890 F.2d 1152
35 Cont.Cas.Fed. (CCH) 75,754
NEW ERA CONSTRUCTION, Appellant,
The UNITED STATES, Appellee.
United States Court of Appeals,
Nov. 29, 1989.
Rehearing Denied Jan. 5, 1990.
Charles Buchanan, Joplin, Mo., argued for appellant.
Donald E. Kinner, Commercial Litigation Branch, Dept. of Justice, Washington, D.C., argued for appellee. With him on the brief were Stuart E. Schiffer, Acting Asst. Atty. Gen., David M. Cohen, Director, Mary Mitchelson, Asst. Director and Catherine A. Christman. Also on the brief was John Opitz, Office of Gen. Counsel, Housing and Urban Development, Washington, D.C., of counsel.
FRIEDMAN, Senior Circuit Judge.
This is an appeal from a decision of the Department of Housing and Urban Development Board of Contract Appeals (Board) dismissing, for lack of jurisdiction, a claim against the Department based upon an alleged contract between the Department and a contractor. New Era Constr., HUD BCA No. 88-3406-C6, 89-1 B.C.A. p 21,376, at 107,736. We affirm.
* A. The appellant, New Era Construction (New Era), entered into a so-called "turnkey contract" with the Indian Housing Authority of the Sac and Fox Tribe of Missouri (Housing Authority), under which New Era was to construct low-income housing for the Housing Authority. The contract, described as a "Turnkey Contract of Sale," referred to an annual contributions contract between the Department of Housing and Urban Development (HUD) and the Housing Authority, "under which HUD will provide assistance to the Purchaser [the Housing Authority] for the acquisition of the Project...." Turnkey Contract of Sale, Sec. 2.1, Form HUD-53015 (10-77). The turnkey contract stated that HUD "has agreed to provide financial assistance to the Purchaser for the Project in accordance with the Annual Contributions Contract." Id.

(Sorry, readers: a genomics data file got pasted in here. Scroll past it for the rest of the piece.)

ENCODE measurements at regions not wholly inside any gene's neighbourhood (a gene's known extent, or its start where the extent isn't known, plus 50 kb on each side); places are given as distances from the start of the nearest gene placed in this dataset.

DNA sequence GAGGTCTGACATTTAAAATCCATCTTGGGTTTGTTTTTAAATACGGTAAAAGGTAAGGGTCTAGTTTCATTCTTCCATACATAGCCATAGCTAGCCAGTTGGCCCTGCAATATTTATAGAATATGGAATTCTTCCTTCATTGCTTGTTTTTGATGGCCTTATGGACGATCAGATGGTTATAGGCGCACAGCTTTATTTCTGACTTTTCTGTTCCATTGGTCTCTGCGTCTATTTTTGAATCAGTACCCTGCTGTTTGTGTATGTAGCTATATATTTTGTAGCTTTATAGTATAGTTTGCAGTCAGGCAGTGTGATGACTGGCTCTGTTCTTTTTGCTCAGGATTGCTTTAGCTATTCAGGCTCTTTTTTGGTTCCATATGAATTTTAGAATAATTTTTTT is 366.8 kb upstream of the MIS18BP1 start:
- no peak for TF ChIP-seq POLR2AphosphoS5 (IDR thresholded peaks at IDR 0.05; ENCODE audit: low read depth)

The turnkey contract recited that it was "made by and between New Era Construction ('Seller') and Housing Authority of the Sac and Fox Tribe of Missouri, a Public Housing Agency ('Purchaser')." Id. at 3. The contract was signed for the parties by the owner of New Era, and by the two chairpeople of the Housing Authority. It was "approved" for the United States by the Acting Manager of the HUD office in the area. Id. at 4. The turnkey contract stated that "[t]he approval of this Contract by HUD signifies that the undertaking by the Purchaser of the acquisition of the Project constitutes a 'Project' eligible for financial assistance under the Annual Contributions Contract included in this Contract as Exhibit A; that said Annual Contributions Contract has been properly authorized; that funds have been reserved by HUD and will be available to effect payment and performance by the Purchaser hereunder; that HUD has approved the terms and conditions of this Contract; and that HUD and the Purchaser have agreed that they shall not amend or modify the Annual Contributions Contract in any manner which would reduce the amount of the loan or annual contributions payable thereunder with respect to the Project." Id. Sec. 1.9.